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Posts Tagged ‘atomic’

Eight Reasons why Containment is not an Option with Iran

Tuesday, September 4th, 2012

1. Iran’s regime is outspokenly dedicated to the goal of destroying the State of Israel. Iranian political, religious, and military leaders have expressed their desire to annihilate Israel at every opportunity they have received. Iran’s supreme leader, Ayatollah Ali Khamenei, says that the physical elimination of Israel is a religious duty. It would be criminally negligent to disregard Iran’s official state ideology and gamble with the lives of millions of Israelis on the unproven assumption that Iran will behave rationally as a nuclear-armed actor. For Israel, the struggle to keep Iran from going nuclear is not about regional influence or ensuring an edge over its enemies. It is about Israel’s Right to Life.

2. The Iranian regime is filled with quarrelling factions that could in the future lead to a destabilization of the government, the military, and the Islamic Republic Guards Corps.

Some factions are influenced by radical Shi’ite ayatollahs such as Mezbah Yazdi, President Mahmoud Ahmadinejad’s spiritual mentor. Yazdi not only says that Israel is the embodiment of evil on Earth, he has also called for the production of nuclear weapons. In any future destabilization of an Iranian regime armed with atomic bombs, a hardline faction could seize control of nuclear missile bases and order an attack. The security of Israel, the region, and the world would be held ransom to the outcome of domestic Iranian power struggles. No country can be expected to accept such a threat

3. Despite all of the above, some commentators continue to insist that facing a nuclear Iran can be compared to the superpower rivalries of the Cold War, which pitted the U.S. and the Soviet Union against one another, and resulted in both sides refraining from resorting to nuclear force, due to the threat of mutually assured destruction (MAD).

The analogy, however, does not work. Ideologically, there is a stark difference between hardline Shi’ite Iranian ideology, which adores the concept of martyrdom, and the secular Soviet ideology, which dismissed with contempt notions of religious war and ideas about divine rewards in the afterlife.

4. Even if we set aside difference in ideology, there are other reasons MAD is not applicable in Iran’s case. Moscow and Washington established lines of direct communications that allowed them to deescalate standoffs. The open channels allowed the superpowers to walk away from the 1962 Cuban Missile Crisis, thereby sparing the planet from a nuclear holocaust. Jerusalem and Tehran have no direct lines of communication whatsoever, and no way to deescalate future crises, which will surely arise.

5. Iran’s territory is 70 times larger than Israel, a disparity that will form a constant temptation for Iranian leaders to realize their fantasy of destroying Israel. Iranian former president Ali Akbar Hashemi-Rafsanjani, considered an Iranian “reformist,” formulated this thinking, when he said in 2001: “If a day comes when the world of Islam is duly equipped with the arms Israel has in possession, the… application of an atomic bomb would not leave anything in Israel, but the same thing would just produce damages in the Muslim world.”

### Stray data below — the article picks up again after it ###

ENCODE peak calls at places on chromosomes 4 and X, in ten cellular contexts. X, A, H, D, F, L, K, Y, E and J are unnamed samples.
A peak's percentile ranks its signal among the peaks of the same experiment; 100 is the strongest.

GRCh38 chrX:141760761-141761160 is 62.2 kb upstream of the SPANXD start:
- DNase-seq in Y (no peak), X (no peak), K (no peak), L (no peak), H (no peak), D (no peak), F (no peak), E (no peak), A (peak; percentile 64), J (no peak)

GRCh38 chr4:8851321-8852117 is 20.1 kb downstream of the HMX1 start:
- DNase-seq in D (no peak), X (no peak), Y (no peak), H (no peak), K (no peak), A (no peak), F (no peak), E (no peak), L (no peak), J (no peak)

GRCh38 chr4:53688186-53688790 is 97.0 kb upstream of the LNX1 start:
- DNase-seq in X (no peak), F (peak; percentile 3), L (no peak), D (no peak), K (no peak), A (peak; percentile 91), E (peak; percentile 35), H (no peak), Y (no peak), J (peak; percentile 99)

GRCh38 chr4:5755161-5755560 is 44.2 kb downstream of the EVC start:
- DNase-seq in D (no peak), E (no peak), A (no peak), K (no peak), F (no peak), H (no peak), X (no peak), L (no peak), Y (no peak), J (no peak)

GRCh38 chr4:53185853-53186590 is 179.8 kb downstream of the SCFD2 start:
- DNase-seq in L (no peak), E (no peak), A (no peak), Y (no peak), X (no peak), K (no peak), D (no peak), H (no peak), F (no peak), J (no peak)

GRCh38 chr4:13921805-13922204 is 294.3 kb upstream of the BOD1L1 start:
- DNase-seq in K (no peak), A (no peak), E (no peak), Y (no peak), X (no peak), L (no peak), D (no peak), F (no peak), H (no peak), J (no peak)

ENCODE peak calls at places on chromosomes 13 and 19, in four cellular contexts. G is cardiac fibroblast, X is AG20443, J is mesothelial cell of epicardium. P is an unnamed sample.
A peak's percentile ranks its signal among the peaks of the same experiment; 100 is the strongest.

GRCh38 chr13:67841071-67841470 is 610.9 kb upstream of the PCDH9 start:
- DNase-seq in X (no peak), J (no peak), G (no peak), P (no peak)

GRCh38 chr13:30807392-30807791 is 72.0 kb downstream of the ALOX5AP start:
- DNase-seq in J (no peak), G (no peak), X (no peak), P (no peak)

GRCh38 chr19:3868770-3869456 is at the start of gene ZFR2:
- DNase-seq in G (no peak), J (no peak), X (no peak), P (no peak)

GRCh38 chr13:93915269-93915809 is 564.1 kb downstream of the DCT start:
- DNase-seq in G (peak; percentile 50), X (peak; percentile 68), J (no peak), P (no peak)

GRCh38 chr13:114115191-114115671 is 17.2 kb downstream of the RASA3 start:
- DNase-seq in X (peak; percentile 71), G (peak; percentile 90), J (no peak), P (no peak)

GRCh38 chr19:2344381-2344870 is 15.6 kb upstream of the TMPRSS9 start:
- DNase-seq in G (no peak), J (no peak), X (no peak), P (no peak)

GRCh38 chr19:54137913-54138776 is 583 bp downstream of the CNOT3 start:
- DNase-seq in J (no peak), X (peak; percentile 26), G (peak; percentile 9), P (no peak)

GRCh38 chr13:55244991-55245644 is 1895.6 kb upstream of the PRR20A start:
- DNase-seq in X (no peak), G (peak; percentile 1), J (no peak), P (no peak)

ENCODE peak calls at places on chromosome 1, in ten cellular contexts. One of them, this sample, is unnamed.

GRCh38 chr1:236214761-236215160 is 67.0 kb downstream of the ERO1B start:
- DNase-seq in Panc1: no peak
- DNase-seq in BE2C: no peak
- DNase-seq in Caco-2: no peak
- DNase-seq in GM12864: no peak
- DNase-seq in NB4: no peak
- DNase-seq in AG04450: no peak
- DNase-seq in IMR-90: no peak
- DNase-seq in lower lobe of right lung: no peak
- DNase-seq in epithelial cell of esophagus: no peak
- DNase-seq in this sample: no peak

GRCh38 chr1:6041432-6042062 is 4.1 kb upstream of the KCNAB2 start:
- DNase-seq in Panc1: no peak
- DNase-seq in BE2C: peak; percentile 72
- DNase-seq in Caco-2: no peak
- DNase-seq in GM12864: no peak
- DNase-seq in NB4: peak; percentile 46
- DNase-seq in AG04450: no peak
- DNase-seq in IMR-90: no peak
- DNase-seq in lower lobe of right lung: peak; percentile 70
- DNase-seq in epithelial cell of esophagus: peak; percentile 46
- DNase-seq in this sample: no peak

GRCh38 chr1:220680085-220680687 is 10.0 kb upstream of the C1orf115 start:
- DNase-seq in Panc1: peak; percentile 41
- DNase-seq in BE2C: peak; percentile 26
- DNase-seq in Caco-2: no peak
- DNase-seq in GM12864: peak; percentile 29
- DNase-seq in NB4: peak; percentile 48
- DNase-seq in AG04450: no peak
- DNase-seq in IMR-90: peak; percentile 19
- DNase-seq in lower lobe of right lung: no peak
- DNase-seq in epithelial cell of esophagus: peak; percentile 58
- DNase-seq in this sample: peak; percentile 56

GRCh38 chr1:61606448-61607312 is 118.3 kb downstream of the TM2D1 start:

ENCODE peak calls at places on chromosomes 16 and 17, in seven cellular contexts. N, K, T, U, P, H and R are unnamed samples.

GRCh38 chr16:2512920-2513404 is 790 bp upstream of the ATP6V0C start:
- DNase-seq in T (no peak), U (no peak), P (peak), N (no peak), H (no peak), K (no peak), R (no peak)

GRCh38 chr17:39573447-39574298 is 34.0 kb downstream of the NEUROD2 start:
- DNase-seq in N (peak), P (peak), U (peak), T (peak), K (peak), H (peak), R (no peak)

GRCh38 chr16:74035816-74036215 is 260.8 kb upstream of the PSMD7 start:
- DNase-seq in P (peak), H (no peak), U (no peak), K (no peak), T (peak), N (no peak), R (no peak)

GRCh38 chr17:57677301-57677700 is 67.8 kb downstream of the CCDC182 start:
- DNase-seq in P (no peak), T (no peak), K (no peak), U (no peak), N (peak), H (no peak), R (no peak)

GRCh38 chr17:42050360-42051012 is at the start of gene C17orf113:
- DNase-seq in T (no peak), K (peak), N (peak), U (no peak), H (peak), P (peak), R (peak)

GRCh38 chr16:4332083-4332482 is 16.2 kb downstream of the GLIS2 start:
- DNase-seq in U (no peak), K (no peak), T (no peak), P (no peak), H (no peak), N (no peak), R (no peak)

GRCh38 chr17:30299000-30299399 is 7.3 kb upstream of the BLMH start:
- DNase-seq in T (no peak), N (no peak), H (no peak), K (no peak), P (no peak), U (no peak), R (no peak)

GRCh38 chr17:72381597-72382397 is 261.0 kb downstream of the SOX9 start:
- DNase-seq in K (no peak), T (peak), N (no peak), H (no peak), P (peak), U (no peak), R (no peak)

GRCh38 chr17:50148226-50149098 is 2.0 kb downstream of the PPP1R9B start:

With 70% of the Israeli population concentrated in cities on the Mediterranean coastal plain, Iranian leaders face the constant temptation of initiating a nuclear attack based on Rafsanjani’s calculation. Israel has a population of 7.8 million. Iran has a population of 74.8 million.

6. Once Iran breaks through to the nuclear arms stage, it would automatically spark a Middle Eastern arms race, as Iran’s frightened Sunni rivals would rush to get their own atomic bombs. Sunni states suffering from chronic instability, such as Egypt – already under Islamist rule – as well as other Sunni powers such as Turkey and Saudi Arabia would end up armed with nuclear weapons, too.

With the Middle East at its most unstable phase to date (the dissolution of Syria and concerns about its chemical weapons as a case in point), nuclear armed states could experience severe turbulence that would compromise the security of their nuclear arsenals, putting them within reach of fanatical factions or terror organizations.

7. Iran remains the region’s number one state sponsor of terrorism. Operating through its extraterritorial covert elite unit, the Quds Force, Iran provides arms, tends of thousands of deadly rockets, explosives, cash, and logistical support to its Shi’ite proxy Hezbollah, as well as Islamic Jihad in Gaza, and several additional radical non-state actors around the region.

As IAEA Fails, Lieberman Says: Israel Will Decide Whether to Bomb Iran

Thursday, February 23rd, 2012

As atomic energy watchdogs reported being denied access to critical Iranian nuclear facilities, Israeli Foreign Minister Avigdor Lieberman told reporters that Israel alone would make the decisions necessary for the security of its citizens.

Lieberman told Channel 2 news that the US and Russia may apply pressure on Israel not to conduct pre-emptive strikes against Iranian nuclear facilities, but that the decision is “not their business.”

“The security of the citizens of Israel, the future of the state of Israel, this is the Israeli government’s responsibility,” he said.

Russian Deputy Foreign Minister Gennady Gatilov called a military option against Iran “catastrophic”, and told reporters at a news conference that he “hope[s] Israel understands all these consequences.”  The US has also discouraged Israel from launching an attack.

Israel has publicly confirmed that it is weighing the option of a military attack on Iran, considering that frequent calls from President Mahmoud Ahmadinejad – backed by national spiritual leader Ayatollah Ali Khameini – for the eradication of the State of Israel could become more than rhetoric if Iran acquires atomic weapons.